LRT Stations (part iv) LeBreton

There is currently a bus transitway station at LeBreton Flats. The proposed LRT station is essentially at the same location, except it extends further west under Booth Street and is a few feet south of the current station, allowing room for landscaping and breathing space between it and the aqueduct.

On the aerial photo above, note also the pedestrian crossing of the aqueduct off to the left side of the picture, this is the old Broad Street right of way and ped bridge.

The site analysis drawing, above, shows the proximity of the current LeBreton residential neighborhood. Blue arrows show view planes, but both are rather curiously located. While there may be a view north along Booth, the midblock view of the War Museum is only temporary — maybe 20 years or so until Claridge builds more condos. The view plane from the Ottawa River Commuter Expressway / new Wellington has already been established and it is along the Wellington axis, not nearly as far south as shown. It makes me wonder if these view lines have any real meaning for the stations …

There are five stone arch bridges across the aqueduct. The one that Booth currently crosses will be saved, and reused as a pedestrian bridge at the station platform level, while Booth itself will be elevated about 16′ up. Cars driving north from Albert Street towards the River will no longer go ‘down’ to the transitway intersection, but will travel on a lengthy elevated section of Booth that is flat between Albert and the LRT station, then slope down gently to rejoin the current Booth elevation at Fleet Street.

It will be a significant challenge to keep the area under the Booth Street bridges open and airy feeling. On subsequent slides some measures to do this will show up, such as skylights down the median of Booth.

The next illustration, below, shows pedestrian and cycling elements around the new station. First, notice the 4 minute and 8 minute walk circles do encompass a significant residential and mixed-use development zone.

A golden yellow dashed line along Albert and then Slater show on-street bike lanes. (The study to reconstruct Albert Street is just at the terms of reference stage. The local community will be watching the details). Curiously, the existing MUP/ bike path on the north side of Albert, which later continues along Scott, is NOT marked. Vigilance on the part of Ottawa cycling groups will be necessary to ensure that the City actually builds efficient linkages.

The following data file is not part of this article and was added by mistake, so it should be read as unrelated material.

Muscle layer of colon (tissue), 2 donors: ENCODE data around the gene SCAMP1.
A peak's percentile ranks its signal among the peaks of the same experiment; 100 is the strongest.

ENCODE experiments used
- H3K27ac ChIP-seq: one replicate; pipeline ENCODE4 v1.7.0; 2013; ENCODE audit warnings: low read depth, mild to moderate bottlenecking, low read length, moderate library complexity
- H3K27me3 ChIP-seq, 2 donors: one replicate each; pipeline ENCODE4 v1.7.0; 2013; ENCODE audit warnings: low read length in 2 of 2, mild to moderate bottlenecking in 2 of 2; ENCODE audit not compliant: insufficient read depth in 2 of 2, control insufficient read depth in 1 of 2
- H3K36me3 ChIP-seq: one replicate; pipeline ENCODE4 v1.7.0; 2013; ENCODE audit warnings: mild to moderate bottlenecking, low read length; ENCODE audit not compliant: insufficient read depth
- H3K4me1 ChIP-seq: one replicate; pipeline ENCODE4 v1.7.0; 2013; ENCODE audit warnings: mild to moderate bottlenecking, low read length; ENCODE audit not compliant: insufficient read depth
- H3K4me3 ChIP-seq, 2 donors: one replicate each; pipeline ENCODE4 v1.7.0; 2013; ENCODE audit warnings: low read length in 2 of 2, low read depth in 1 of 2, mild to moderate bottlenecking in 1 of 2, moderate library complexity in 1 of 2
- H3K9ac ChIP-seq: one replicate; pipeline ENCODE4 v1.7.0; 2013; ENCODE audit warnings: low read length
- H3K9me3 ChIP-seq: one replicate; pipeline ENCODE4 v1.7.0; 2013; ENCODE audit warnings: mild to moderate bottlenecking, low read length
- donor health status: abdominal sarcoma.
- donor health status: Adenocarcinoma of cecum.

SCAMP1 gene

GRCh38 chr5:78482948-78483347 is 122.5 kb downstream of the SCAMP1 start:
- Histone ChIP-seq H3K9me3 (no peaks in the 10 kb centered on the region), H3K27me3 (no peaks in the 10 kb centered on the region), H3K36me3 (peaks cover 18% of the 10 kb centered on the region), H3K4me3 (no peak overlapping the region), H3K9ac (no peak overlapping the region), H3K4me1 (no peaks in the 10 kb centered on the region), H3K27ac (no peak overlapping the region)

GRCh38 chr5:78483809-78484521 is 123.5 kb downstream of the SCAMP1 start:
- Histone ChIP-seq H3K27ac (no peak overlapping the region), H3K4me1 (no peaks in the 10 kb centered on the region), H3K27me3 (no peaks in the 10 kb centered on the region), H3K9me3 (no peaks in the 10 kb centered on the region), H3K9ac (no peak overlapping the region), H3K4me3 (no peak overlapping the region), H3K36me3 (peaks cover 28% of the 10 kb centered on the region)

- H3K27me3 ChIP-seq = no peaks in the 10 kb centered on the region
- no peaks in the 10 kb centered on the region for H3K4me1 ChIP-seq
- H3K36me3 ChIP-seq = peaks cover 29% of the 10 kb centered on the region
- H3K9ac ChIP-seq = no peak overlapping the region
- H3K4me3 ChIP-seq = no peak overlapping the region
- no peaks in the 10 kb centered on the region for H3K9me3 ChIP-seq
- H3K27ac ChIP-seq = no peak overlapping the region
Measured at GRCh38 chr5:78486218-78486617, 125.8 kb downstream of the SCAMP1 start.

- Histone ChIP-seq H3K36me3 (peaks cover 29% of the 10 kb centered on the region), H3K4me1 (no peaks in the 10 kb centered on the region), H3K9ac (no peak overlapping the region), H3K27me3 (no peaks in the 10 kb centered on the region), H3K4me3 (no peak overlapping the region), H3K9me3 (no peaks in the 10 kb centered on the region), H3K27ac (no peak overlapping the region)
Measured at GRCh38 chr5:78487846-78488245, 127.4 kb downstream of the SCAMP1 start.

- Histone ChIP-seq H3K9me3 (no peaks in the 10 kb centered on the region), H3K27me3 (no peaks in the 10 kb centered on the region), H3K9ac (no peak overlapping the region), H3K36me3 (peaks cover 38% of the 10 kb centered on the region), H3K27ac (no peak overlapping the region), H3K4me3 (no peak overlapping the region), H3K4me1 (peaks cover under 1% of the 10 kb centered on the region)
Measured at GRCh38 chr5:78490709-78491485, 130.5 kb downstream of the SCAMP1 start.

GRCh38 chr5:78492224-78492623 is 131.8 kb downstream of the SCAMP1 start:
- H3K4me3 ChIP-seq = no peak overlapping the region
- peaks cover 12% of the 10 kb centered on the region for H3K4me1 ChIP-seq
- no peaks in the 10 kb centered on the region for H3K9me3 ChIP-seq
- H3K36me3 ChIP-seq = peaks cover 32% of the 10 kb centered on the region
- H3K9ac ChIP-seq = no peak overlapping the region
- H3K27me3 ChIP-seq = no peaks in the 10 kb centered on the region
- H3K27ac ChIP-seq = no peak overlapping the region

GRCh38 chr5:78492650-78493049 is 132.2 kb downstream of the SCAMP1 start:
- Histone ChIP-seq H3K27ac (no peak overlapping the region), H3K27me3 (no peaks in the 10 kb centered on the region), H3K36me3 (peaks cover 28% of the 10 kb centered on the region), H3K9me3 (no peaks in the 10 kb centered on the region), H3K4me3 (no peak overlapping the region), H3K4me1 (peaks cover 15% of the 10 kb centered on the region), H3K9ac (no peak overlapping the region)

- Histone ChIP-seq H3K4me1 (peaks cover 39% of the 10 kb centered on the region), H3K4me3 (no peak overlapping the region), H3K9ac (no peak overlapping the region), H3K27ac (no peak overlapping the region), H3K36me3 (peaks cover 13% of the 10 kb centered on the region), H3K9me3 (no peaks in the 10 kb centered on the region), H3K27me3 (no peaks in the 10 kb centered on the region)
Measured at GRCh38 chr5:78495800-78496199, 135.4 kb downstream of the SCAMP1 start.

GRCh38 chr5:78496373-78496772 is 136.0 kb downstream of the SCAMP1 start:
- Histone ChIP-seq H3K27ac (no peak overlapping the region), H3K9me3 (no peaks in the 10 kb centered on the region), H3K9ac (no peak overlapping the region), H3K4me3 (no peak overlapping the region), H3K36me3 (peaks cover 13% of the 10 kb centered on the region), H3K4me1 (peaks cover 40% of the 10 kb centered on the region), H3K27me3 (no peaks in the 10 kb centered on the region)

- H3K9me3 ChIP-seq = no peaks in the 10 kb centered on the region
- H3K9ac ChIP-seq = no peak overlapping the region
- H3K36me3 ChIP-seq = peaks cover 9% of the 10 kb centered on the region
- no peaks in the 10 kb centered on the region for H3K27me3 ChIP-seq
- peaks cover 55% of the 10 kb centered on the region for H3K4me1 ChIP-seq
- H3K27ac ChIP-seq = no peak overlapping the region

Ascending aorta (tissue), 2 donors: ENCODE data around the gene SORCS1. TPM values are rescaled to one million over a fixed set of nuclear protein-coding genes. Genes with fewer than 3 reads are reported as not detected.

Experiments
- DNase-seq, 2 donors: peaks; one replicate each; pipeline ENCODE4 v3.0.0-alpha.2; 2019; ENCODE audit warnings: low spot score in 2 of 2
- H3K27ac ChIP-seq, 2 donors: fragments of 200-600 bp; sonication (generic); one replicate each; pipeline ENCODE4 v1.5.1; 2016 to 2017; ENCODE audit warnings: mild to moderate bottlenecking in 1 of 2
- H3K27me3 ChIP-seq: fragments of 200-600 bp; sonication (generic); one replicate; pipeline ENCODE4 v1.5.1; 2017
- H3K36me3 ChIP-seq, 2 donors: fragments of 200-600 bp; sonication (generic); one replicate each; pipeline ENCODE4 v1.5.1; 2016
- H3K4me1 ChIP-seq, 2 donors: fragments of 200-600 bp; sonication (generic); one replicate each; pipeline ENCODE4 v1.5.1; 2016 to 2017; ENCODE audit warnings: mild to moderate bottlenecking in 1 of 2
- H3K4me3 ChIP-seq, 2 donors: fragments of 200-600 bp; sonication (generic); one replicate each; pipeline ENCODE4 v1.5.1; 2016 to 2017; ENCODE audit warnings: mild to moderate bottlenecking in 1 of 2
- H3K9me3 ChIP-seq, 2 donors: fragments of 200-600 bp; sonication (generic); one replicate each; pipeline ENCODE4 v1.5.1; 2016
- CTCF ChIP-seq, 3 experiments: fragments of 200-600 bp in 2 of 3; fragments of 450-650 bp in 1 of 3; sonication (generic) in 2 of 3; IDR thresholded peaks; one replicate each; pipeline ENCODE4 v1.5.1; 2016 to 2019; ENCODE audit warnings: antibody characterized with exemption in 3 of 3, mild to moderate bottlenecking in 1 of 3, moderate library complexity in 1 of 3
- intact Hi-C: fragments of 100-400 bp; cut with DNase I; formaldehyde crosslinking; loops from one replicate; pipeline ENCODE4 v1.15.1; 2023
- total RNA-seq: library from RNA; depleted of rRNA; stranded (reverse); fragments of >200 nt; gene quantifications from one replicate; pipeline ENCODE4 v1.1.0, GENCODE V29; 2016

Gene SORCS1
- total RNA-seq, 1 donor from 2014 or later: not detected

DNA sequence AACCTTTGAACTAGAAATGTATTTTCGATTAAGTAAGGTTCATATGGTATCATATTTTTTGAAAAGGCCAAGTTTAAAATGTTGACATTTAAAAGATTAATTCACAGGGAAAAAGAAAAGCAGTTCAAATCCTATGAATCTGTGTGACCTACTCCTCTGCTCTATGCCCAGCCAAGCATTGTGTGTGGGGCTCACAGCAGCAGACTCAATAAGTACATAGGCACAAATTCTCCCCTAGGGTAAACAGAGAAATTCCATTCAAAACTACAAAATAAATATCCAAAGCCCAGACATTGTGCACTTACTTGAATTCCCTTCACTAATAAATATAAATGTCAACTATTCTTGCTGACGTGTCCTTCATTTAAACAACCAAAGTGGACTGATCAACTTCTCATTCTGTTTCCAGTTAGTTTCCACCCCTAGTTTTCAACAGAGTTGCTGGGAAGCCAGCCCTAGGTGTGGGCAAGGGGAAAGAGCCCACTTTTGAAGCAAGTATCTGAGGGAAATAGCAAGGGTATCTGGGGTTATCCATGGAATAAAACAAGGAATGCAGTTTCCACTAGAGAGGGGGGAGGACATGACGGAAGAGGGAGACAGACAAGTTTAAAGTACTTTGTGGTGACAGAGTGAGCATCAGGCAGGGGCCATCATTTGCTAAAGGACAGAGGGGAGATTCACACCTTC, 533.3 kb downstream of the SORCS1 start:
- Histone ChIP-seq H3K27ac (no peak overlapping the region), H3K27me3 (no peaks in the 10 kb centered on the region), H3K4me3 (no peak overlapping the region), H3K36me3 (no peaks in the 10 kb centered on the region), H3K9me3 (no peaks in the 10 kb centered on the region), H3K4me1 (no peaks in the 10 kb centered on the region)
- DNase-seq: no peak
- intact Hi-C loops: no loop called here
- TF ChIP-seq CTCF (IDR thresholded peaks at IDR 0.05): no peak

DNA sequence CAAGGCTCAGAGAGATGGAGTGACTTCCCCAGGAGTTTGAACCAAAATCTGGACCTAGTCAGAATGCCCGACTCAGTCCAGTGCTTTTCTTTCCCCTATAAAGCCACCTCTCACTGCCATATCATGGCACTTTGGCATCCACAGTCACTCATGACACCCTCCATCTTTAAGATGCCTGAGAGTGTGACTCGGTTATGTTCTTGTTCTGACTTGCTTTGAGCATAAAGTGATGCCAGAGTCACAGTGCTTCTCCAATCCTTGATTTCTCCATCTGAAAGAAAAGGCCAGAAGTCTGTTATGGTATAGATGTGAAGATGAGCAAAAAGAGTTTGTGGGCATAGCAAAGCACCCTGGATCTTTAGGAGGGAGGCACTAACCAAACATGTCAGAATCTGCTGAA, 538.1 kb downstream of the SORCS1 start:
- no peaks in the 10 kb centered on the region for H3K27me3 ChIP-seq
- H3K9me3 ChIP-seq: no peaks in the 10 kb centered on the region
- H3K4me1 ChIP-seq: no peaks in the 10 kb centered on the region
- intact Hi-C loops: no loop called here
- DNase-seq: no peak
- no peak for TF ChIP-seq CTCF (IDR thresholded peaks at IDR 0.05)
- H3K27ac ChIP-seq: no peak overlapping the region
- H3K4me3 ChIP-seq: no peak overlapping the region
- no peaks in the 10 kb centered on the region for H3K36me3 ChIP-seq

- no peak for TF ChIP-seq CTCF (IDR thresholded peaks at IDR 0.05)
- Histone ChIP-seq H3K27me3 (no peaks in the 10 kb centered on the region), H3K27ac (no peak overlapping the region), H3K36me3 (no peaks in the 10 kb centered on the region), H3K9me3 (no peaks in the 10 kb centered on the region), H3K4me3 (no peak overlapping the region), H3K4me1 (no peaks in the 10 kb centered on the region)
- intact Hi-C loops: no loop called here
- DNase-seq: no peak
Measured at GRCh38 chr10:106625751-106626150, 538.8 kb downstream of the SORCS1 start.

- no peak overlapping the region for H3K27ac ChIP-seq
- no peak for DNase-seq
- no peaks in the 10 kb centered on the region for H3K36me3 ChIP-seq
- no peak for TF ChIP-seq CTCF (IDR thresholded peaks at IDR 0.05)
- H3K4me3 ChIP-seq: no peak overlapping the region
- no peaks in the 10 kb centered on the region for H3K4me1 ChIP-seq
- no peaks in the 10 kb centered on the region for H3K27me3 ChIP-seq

The next slide shows the new LRT station and its location superimposed on the old transitway alignment and its LeBreton Station.

Next, a close up of the station location showing some build out of landscaping. The station extends on Booth sides of Booth (which is not shown, you’ve got to imagine it running across the station at right angles and one floor up). The typical LRT station curved roofs will extend over the LRT platforms both east and west. The area between the station and the aquaduct is landscaped, complete with a MUP along both sides of the aquaduct. A brown curvy line just east (right) of the station shows the entrance into the tunnel under the downtown. The land elevation increases in height approaching the downtown, but the track will still have to slope down to get to its operating depth under the city core.

Sharp eyes will notice that over to the left, a pedestrian connection has been identified on the old Broad Street alignment, using the historic stone arch bridge over the aqueduct. This ped (and cyclist?) linkage is then shown crossing the LRT tracks at grade. At recent meetings, the team consultants have indicated that there will be pedestrian crossings permitted at grade at some locations, as it isn’t any more dangerous (and is problably less dangerous) than crossing a vehicular street.